Day 2, Cully-Lausanne
Leaving Cully, my neighbors suggested we try Le Café de la Poste in Lutry, our next destination while sailing around Lake Geneva. There is no wind today. Just a vast blue sky reflected in the lake, and it doesn’t take a clever phone app to tell us it’s going to be a hot and sunny day. Following the coast from Cully is a parade of lakefront property dream houses. Diverse architecture, private boat garages and infinite views across what is called the Big Lake, the widest part of the body. The latest craze on the lake are paddle-boards, which stand out of the water’s surface like stick figures balancing awkwardly on the uneasy surface. Lutry isn’t far, and it’s iconic concrete diving platform backed by tall green poplar trees can be spotted in the distance. I hadn’t jumped from that diving board since I was a kid and the sight of it brought back memories I had to relive.
Lutry has an old port and a new large one to host the wealth gathered in this suburb of Lausanne, home to many of the rich and discreet. We dock at an orange buoy next to another mastodon sailboat. Two women are showering off shampoo on the metal platform near their motorized floating homes. Me and my brother are yearning to be kids again and dive off the three meter concrete slab – as it were, we were the only adults reliving our childhood challenges. Teens were doing back flips and little five year old kids plopped into the clear green waters like ducklings learning to fly.
A few dives later we settle for lunch at the recommended restaurant. They offer lake specialties such as Perch Fillets, Fera Filet and lake crayfish. I was tempted by the crayfish which I’d seen on a TV program about how they’d invaded the lake. They looked like miniature Maine Lobsters.
Our boat was docked steps away which I could see from the restaurant and we splashed out quietly. There was not a whisper of wind, so we ventured out for a swell swimming location before continuing to Lausanne. It was nearly five in the afternoon, and the sun was still clinched high in the sky, and between Switzerland and France we swam one last time for the day.
The marina in Lausanne is at the old fishing village of Ouchy. Today you can’t tell they were once separate towns as Lausanne urbanity cascades down the hills right to the shore and stops at Chateau d’Ouchy as if it were an exclamation point. The harbor is large enough to accommodate the big cruiser steam ships and many private crafts. There are several visitor spots in the bay of Ouchy, as well as in the well protected harbor. We decide to stay in the harbor, and as we enter, we hear the sound of music playing. Country Music!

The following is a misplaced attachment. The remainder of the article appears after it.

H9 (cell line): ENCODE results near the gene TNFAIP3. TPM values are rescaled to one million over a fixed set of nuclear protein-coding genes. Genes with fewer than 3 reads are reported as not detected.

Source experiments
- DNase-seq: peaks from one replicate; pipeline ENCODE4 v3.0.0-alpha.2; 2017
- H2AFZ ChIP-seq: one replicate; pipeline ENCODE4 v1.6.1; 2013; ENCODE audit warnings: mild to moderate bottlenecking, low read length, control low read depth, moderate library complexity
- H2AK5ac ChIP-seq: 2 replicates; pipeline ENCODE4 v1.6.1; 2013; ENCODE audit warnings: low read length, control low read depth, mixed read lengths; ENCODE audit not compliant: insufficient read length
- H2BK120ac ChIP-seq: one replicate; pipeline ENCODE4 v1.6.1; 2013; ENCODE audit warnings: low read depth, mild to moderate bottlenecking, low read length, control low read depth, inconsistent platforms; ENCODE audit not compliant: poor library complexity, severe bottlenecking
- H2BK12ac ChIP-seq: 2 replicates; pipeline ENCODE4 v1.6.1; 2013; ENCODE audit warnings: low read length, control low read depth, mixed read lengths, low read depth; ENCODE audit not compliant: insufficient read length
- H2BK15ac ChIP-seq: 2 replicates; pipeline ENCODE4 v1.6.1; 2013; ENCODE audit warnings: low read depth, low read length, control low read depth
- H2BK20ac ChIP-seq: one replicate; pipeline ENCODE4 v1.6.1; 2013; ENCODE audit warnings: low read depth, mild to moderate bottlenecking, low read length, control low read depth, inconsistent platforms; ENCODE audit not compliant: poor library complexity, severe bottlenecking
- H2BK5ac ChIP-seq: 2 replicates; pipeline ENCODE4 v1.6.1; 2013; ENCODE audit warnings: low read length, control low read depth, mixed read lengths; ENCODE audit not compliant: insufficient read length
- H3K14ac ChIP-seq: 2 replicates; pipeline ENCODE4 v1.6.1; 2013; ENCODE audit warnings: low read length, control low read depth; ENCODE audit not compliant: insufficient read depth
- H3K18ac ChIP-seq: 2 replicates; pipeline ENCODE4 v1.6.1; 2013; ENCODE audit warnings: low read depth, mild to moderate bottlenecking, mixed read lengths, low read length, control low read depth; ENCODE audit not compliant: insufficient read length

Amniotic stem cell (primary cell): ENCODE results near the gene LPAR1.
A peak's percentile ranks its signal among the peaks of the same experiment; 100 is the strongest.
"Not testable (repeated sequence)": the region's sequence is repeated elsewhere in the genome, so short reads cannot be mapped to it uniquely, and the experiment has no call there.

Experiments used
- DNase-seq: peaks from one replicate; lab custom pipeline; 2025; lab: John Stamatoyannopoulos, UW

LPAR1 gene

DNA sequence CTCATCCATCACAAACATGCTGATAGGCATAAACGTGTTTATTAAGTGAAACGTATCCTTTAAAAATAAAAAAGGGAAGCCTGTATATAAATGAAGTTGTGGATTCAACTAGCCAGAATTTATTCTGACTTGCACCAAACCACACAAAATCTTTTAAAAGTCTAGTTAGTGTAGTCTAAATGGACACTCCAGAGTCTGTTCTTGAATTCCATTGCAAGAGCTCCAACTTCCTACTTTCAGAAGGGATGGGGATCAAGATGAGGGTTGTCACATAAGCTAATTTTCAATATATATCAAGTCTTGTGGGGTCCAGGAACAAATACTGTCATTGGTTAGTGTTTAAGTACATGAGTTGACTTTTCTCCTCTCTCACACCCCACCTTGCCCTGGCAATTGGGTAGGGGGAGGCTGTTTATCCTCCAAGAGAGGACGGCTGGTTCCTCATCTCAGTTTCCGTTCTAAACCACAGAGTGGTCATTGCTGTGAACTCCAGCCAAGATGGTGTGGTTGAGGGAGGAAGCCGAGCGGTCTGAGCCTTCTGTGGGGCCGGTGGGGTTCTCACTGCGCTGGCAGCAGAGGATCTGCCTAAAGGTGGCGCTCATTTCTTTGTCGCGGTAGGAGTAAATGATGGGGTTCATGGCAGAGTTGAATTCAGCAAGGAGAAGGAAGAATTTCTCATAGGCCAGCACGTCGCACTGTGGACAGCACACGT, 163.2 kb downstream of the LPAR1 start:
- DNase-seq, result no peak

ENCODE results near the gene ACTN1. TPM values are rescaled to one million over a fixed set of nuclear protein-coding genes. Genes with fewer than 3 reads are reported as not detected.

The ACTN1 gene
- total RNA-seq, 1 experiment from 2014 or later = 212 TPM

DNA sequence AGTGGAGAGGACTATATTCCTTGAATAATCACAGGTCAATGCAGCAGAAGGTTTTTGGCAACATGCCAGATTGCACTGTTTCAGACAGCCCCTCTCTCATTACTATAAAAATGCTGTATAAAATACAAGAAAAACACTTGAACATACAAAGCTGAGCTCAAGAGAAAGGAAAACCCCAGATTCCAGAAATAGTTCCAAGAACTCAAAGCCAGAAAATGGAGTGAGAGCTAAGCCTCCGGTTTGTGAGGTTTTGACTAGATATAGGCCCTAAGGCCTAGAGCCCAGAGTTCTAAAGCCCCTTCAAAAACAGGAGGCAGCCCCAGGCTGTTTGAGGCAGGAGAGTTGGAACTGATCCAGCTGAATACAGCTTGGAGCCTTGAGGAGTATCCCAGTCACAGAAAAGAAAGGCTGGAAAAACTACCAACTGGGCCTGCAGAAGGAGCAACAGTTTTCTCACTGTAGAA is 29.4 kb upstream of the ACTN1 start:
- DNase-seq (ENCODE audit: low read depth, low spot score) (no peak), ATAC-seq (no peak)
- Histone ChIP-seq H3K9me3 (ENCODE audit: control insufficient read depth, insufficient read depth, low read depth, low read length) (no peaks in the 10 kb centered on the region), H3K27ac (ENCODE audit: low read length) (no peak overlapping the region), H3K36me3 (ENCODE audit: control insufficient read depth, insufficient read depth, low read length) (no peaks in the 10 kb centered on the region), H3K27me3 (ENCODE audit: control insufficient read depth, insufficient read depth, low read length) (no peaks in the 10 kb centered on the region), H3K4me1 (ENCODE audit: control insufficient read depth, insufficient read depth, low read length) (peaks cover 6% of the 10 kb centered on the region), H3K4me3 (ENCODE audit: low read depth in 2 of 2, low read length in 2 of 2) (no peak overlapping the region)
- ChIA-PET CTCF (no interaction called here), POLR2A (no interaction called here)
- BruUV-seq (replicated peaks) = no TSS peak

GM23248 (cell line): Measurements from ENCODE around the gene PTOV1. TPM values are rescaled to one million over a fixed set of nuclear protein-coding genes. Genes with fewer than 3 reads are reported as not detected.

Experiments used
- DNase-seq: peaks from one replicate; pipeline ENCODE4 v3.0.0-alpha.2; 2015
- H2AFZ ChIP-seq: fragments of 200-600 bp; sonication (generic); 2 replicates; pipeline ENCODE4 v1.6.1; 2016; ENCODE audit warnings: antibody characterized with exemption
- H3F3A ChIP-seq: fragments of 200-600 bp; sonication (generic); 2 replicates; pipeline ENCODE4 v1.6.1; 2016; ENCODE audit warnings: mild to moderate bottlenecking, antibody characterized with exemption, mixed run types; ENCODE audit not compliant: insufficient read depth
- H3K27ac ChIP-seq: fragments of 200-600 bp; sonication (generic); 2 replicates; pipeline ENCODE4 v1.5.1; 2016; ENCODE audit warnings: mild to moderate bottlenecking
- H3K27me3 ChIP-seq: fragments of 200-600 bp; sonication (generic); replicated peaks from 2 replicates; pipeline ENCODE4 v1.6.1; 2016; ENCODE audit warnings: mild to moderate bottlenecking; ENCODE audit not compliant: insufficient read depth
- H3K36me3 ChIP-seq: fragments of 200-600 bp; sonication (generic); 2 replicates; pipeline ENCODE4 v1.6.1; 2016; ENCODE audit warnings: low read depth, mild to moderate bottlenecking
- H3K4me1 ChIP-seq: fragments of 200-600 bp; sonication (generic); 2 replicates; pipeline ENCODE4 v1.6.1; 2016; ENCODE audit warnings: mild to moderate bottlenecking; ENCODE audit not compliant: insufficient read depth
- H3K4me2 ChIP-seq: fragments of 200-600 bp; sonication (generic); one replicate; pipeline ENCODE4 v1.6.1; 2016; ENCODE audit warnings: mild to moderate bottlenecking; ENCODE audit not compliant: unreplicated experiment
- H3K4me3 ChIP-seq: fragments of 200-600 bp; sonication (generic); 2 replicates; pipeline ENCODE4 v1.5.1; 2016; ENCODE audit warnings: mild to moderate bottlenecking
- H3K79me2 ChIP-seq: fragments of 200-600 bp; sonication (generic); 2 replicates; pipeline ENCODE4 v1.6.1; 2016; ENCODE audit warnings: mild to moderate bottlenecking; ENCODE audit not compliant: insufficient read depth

We sit on the big plaza facing the marina, beer in hand watching line dancers following each other in-step like parading soldiers. The dancers are 90% women, mostly middle aged and older. Everyone is dressed in cowboy outfits resembling old 50s movies, even in this heat, when I see a familiar face. Our mom’s cousin, whom we’d not seen in years. He said he would not have recognized me, and that I’d really aged. Yes, I’m balding and in my fifties, and now I shave my balding head. I certainly recognized the old cousin and his mess of artificial hair implants sitting on his skull like a nest. We catch up on each others lives for a brief moment, down a couple of beers and I restrain myself from from commenting on his less than aesthetic physical allure before Stephan and Jelena check into their hotel.
I have another beer with the cousin and retire to my cabin to change – I’ve been clad in T-shirt and bathing suit for the past two days. I lounge in my boat in modest luxury harbor seating with a vodka in hand and my outdated iPad recalling the days past. The corny country music plays on in the background, it’s still hot, the sun has set past over the boat masts which resemble a field of metallic corn stalks. I’m pretty hungry, as is my brother and Jelena, and we meet to have some fare at this mock country fair. We are in Europe and the culinary offering is not at all Country Western. Kebabs, pizza, sausages and crêpes are on the menu. There are no burgers, steak or chili. We gobble pizza and kebab and decide to retire early as we are all pretty worn down from the days good fortune of fun in the sun.